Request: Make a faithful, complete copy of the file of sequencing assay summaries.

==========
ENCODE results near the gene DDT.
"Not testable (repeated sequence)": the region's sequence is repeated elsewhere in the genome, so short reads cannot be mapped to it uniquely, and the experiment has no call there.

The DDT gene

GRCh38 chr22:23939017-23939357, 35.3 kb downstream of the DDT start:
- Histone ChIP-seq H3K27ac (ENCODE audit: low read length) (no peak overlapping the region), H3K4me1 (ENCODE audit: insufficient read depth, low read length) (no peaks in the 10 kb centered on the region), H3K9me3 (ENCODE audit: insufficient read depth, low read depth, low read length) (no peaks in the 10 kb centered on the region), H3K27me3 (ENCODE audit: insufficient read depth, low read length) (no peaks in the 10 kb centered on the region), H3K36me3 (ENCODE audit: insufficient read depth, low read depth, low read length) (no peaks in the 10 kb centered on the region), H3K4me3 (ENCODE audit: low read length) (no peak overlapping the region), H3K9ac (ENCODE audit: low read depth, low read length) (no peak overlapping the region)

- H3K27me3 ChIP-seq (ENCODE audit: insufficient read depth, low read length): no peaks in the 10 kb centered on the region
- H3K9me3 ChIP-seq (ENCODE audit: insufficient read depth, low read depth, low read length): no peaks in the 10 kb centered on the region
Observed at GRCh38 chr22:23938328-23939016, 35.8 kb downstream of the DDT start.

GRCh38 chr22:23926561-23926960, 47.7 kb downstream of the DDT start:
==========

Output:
ENCODE results near the gene DDT.
"Not testable (repeated sequence)": the region's sequence is repeated elsewhere in the genome, so short reads cannot be mapped to it uniquely, and the experiment has no call there.

The DDT gene

GRCh38 chr22:23939017-23939357, 35.3 kb downstream of the DDT start:
- Histone ChIP-seq H3K27ac (ENCODE audit: low read length) (no peak overlapping the region), H3K4me1 (ENCODE audit: insufficient read depth, low read length) (no peaks in the 10 kb centered on the region), H3K9me3 (ENCODE audit: insufficient read depth, low read depth, low read length) (no peaks in the 10 kb centered on the region), H3K27me3 (ENCODE audit: insufficient read depth, low read length) (no peaks in the 10 kb centered on the region), H3K36me3 (ENCODE audit: insufficient read depth, low read depth, low read length) (no peaks in the 10 kb centered on the region), H3K4me3 (ENCODE audit: low read length) (no peak overlapping the region), H3K9ac (ENCODE audit: low read depth, low read length) (no peak overlapping the region)

- H3K27me3 ChIP-seq (ENCODE audit: insufficient read depth, low read length): no peaks in the 10 kb centered on the region
- H3K9me3 ChIP-seq (ENCODE audit: insufficient read depth, low read depth, low read length): no peaks in the 10 kb centered on the region
Observed at GRCh38 chr22:23938328-23939016, 35.8 kb downstream of the DDT start.

GRCh38 chr22:23926561-23926960, 47.7 kb downstream of the DDT start: